Liable entities are required to report on their activities annually under the Renewable Energy Target.
liable entities that make acquisitions of electricity in a year must lodge an energy acquisition statement.
Energy acquisition statements are completed in the
REC Registry and must be submitted on or before 14 February each year, and relate to a liable entity's activities for the previous calendar year. Large-scale generation certificates (LGCs) and quarter four small-scale technology certificates (STCs) are surrendered at the same time.
Energy acquisition statements include information about the:
Energy acquisition statements ensure the Clean Energy Regulator is informed about:
If liable entities do not surrender the required amount of certificates, they must complete a large-scale generation shortfall statement or small-scale technology shortfall statement (incorporated into their energy acquisition statement). If a liable entity fully acquits its certificate liability, the shortfall statement is taken to be zero.
Liable entities may request amendments to the preceding energy acquisition statement under section 45A of the
Renewable Energy (Electricity) Act 2000 (the Act) where information has changed. Liable entities who wish to amend the preceding energy acquisition statement must make the request within 12 months of original lodgement.
An amendment may be requested or initiated for various reasons including reporting:
A request for an amendment should include details of:
Liable entities may surrender additional STCs and LGCs to acquit an increased liability, where an amendment is agreed to by the agency. If a liable entity does not surrender certificates to acquit an increased certificate liability, the liable entity may incur a renewable energy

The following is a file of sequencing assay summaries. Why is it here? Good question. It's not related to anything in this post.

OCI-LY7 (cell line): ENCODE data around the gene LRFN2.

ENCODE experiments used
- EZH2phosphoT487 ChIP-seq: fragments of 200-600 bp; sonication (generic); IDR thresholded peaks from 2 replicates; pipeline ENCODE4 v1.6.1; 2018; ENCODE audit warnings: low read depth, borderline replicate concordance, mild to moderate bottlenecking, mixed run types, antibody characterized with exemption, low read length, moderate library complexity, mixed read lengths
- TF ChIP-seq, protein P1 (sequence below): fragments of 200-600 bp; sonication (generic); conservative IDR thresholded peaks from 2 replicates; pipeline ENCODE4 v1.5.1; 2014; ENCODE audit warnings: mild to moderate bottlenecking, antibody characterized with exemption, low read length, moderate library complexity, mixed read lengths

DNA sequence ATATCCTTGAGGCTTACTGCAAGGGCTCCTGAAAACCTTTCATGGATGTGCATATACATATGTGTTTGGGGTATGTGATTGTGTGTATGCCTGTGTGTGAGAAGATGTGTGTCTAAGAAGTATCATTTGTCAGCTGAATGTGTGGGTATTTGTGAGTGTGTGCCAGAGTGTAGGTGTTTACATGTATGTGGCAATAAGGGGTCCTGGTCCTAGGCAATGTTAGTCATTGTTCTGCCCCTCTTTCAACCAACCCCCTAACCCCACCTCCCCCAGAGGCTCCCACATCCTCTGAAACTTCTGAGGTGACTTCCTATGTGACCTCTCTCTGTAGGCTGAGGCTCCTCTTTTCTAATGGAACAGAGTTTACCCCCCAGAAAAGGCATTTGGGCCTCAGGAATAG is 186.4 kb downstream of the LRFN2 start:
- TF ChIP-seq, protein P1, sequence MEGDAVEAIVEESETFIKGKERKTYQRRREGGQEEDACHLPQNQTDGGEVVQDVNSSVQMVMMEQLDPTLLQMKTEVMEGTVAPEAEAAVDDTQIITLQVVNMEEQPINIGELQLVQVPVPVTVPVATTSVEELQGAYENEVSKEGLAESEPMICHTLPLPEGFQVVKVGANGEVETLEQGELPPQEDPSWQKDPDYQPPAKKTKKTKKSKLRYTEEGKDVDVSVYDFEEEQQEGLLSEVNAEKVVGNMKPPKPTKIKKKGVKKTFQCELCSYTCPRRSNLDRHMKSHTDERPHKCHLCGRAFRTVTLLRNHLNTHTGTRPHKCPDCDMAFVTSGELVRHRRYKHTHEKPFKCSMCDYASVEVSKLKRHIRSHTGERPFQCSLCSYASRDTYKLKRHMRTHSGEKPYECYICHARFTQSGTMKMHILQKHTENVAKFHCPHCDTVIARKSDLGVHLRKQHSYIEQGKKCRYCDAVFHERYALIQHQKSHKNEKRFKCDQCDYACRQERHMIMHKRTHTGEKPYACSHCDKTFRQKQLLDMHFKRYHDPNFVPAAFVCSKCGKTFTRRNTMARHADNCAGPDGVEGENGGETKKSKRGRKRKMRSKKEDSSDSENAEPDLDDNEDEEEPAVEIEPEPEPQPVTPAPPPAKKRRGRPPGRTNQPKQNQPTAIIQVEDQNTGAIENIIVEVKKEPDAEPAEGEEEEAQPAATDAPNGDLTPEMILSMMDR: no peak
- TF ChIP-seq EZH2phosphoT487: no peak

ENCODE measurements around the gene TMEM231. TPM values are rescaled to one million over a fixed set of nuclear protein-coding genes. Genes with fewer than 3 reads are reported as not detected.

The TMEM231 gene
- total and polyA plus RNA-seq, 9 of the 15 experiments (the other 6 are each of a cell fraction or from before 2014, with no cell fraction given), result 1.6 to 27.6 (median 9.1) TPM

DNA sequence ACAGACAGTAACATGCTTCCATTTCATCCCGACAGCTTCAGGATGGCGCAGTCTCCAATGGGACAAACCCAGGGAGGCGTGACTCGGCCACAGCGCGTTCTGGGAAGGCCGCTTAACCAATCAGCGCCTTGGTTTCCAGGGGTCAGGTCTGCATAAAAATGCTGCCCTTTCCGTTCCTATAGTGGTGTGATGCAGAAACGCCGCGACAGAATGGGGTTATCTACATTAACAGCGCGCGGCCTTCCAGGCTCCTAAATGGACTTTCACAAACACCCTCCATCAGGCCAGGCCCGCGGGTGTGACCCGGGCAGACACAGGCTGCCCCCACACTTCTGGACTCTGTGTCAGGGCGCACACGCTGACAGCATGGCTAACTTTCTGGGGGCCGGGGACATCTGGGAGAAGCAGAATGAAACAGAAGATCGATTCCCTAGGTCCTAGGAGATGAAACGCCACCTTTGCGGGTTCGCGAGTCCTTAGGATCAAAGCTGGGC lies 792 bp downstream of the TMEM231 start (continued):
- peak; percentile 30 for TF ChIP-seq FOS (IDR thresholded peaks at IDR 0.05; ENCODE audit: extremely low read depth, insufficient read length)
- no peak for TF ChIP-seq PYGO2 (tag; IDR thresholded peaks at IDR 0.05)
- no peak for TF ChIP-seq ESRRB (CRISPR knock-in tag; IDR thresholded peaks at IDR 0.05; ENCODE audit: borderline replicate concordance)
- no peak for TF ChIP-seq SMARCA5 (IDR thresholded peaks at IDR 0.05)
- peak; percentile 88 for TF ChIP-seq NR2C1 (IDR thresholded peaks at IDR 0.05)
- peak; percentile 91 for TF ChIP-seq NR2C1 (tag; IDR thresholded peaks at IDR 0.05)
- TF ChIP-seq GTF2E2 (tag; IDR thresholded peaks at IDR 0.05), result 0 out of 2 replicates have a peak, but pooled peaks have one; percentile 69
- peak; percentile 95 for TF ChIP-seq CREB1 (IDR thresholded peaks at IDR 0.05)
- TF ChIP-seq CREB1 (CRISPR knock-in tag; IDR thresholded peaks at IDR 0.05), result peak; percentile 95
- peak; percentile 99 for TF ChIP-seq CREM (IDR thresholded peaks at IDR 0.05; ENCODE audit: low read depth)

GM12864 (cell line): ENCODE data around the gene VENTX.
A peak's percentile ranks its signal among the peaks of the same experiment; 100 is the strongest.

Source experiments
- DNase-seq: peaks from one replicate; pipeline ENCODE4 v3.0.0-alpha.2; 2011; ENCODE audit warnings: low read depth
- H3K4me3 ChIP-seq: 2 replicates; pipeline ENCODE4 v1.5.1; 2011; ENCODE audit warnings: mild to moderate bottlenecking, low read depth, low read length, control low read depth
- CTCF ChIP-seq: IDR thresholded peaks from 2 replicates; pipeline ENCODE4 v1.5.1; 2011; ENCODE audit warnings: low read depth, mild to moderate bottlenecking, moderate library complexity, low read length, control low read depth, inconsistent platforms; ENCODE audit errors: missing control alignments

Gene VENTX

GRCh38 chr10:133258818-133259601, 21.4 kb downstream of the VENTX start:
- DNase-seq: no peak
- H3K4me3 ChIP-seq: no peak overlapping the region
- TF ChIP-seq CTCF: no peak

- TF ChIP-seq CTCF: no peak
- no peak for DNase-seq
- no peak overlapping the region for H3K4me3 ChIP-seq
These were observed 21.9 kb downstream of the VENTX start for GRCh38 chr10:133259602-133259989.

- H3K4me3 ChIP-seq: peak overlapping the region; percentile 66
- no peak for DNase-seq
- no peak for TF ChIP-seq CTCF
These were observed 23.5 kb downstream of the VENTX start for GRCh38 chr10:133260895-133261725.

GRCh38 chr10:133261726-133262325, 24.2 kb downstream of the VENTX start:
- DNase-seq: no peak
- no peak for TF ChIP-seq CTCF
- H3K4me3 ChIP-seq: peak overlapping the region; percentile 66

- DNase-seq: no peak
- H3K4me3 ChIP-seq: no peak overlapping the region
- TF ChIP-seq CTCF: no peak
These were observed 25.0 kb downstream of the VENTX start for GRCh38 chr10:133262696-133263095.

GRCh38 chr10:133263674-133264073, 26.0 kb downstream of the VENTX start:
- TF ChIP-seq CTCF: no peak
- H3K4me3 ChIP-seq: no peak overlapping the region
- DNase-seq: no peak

Amending an energy acquisition statement without surrendering additional certificates may result in the agency making an assessment under the following sections of the Act:
If a default assessment occurs, large-scale generation shortfall charges are not refundable under Part 8 of the Act.
If the agency identifies that an amendment to a previous year's energy acquisition statement is required, the agency may initiate an amendment under section 45B of the Act.
Liable entities who wish to report amendments to an energy acquisition statement lodged more than 12 months ago should
contact the agency in writing. The agency can make amendments to an energy acquisition statement under section 45B of the Act within four years of the energy acquisition statement being lodged.
If the agency makes an amendment of an energy acquisition statement under section 45B, the liable entity will be provided with the opportunity to surrender additional certificates under section 45C of the Act. If the liable entity chooses not to surrender additional certificates it may result in the agency making an assessment under sections:
Liable entities can only surrender certificates that were created in the assessment year or earlier. This is referred to as the vintage rule. To surrender additional certificates related to an amendment of an energy acquisition statement, liable entities will need to ensure the certificates were created in the REC Registry in the year the electricity was acquired (or earlier years).
If a liable entity lodges their 2017 energy acquisition statement, LGCs and STCs must have been created between 2001 and 2017. Certificates created in 2018 (between 1 January – 14 February) cannot be used to meet certificate liability for the 2017 assessment year or earlier years.
If a liable entity requests an amendment to their 2016 energy acquisition statement or the agency initiates an amendment to the 2016 energy acquisition statement, LGCs and STCs must have been created between 2001 and 2016. Certificates created in 2017 and 2018 cannot be used to acquit certificate liability for the 2016 assessment year.
There are a range of options,
including penalty charges, in circumstances where a liable entity does not meet their reporting obligations. Liable entities should
contact the agency as soon as practical if they become aware of a failure to report or if they are unsure of their reporting obligations.
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